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Which Two Sentences Best Describe The Effects Of The Agreements At The Congress Of Vienna

The uprisings were led by fragile ad hoc coalitions of reformers, middle classes and workers that did not last long. Tens of thousands of people were killed and many more forced into exile. Important lasting reforms include the abolition of serfdom in Austria and Hungary, the end of absolute monarchy in Denmark, and the introduction of parliamentary democracy in the Netherlands. The revolutions were most important in France, the Netherlands, the states that were to form the German Empire in the late 19th and early 20th centuries, Italy and the Austrian Empire. Two different periods can be seen roughly in the history of the European Concert. In the first, which lasted until the early 1860s, the system worked quite well. In the Greek question or the events that affected Belgium or Egypt, the principles on which the concert was based allowed negotiated solutions, and when there were conflicts, they were prevented from spreading throughout the continent. Even the violent and murderous Crimean war, which pitted Britain, France and the Ottoman Empire against Russian ambitions across the Bosphorus, remained localized. The Paris Congress of 1856, which ended the war, can be considered the highlight of the concert. It was also the time when Great Britain, whose continental policy aimed at balance, engaged sometimes against France, sometimes against Russia, thus acting as the arbiter of Europe. The second period is more complex. The logic of the concert first came up against the unstoppable rise of nationalism, whose revolutionary manifestations had hitherto been reduced by the powers in the name of order and stability of the system. The assertion of Prussia in the 1860s – successively victorious over Denmark, Austria and France – and then the birth of the German Empire in 1871 were disturbing elements.

Britain, which engaged in colonial conquests, allowed it because it did not regret having witnessed the collapse of the Second Empire, and in any case did not have the military means to intervene on the continent against the Prussian army. The Congress of Vienna dissolved the Napoleonic world and sought to restore the monarchies that Napoleon had overthrown, ushering in an era of reaction. Under the leadership of Metternich, Prime Minister of Austria (1809–48) and Lord Castlereagh, British Foreign Secretary (1812–22), Congress established a system of peacekeeping. As part of the European Concert, the great European powers – Britain, Russia, Prussia, Austria and (after 1818) France – pledged to meet regularly to settle their differences. The goal was not simply to restore the old borders, but to change the size of the major powers so that they could balance each other and remain at peace. The leaders were conservatives who had little use for republicanism or revolution, both of whom threatened to disrupt the status quo in Europe. This plan was the first of its kind in European history and seemed to promise a way to settle European affairs together and promote peace. The congress resolved the Polish-Saxon crisis in Vienna and the question of Greek independence in Ljubljana. Three major European congresses were held. The Congress of Aachen (1818) put an end to the occupation of France.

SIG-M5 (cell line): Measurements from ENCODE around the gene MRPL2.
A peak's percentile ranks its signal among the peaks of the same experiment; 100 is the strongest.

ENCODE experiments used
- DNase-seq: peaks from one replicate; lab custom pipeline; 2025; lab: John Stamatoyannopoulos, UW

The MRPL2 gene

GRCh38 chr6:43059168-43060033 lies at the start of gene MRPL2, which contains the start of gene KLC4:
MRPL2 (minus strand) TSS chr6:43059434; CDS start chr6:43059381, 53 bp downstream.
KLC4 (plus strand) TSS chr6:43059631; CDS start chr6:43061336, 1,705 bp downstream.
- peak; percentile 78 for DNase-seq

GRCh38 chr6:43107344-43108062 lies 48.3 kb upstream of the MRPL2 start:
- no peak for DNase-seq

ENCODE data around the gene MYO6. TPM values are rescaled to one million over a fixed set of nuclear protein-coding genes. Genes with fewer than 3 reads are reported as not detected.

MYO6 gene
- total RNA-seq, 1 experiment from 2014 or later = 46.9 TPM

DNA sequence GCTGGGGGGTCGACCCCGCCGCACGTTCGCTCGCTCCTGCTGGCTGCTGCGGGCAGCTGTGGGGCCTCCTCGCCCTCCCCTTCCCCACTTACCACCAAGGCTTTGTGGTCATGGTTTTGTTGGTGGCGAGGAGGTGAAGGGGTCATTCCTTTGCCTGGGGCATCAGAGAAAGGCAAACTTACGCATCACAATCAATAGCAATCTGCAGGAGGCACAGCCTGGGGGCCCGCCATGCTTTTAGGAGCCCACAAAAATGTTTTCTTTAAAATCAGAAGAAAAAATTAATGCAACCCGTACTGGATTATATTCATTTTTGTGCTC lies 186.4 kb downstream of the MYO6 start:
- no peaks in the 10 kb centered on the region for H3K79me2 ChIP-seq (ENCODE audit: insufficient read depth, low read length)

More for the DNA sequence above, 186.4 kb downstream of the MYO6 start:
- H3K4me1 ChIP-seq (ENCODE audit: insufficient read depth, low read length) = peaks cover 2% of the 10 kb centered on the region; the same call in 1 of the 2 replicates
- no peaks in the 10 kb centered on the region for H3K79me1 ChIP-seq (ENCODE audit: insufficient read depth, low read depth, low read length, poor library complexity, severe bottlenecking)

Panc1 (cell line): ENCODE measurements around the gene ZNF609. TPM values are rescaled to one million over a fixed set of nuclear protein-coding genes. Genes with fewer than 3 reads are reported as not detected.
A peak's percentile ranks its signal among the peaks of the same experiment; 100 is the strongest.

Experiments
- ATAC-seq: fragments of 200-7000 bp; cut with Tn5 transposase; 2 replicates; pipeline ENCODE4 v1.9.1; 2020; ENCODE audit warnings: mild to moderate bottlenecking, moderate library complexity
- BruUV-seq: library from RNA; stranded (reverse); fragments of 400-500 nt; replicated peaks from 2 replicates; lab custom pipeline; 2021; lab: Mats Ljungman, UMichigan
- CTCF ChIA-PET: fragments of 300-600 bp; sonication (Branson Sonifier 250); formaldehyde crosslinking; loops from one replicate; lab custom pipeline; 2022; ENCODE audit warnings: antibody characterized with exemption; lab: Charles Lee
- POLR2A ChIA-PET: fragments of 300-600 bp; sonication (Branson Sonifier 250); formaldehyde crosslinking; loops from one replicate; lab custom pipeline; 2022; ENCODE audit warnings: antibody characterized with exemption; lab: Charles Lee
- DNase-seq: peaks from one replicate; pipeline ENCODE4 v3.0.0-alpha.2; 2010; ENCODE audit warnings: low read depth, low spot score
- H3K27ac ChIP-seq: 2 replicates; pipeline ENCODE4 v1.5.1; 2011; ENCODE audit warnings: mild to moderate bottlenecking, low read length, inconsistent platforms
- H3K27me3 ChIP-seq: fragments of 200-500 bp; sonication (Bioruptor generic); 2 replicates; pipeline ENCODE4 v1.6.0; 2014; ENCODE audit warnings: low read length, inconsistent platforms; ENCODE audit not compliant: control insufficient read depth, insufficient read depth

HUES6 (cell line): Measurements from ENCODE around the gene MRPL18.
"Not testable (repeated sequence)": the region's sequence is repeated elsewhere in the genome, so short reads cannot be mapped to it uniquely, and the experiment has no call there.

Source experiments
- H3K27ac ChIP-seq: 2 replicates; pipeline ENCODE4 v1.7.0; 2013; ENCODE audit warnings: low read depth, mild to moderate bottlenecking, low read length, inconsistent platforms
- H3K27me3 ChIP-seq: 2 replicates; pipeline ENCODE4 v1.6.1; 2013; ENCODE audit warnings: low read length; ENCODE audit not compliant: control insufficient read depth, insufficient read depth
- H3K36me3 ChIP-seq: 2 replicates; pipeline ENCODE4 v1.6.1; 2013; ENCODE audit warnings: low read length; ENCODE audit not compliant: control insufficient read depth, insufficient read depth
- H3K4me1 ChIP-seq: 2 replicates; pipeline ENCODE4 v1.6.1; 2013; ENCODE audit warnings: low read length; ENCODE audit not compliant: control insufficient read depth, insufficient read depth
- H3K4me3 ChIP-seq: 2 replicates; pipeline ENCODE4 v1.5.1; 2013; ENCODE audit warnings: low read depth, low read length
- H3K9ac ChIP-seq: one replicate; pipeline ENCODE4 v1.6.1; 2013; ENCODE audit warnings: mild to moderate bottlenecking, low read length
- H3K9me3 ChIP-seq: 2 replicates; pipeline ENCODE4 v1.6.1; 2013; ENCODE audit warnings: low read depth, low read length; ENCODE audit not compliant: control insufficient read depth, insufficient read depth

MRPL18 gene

The others made no sense, for each nation realized that the Congresses were not to its advantage, as disputes were resolved with diminishing efficiency. The European Concert was the special expression of an international system based on balance. It was founded in Vienna in 1815 and collapsed a century later with the outbreak of World War I. It had characteristics that distinguished it from the order that emerged from the Peace of Westphalia in the seventeenth century and the Treaty of Utrecht in the eighteenth century, even though the principles underlying it were essentially related to the balance of power. .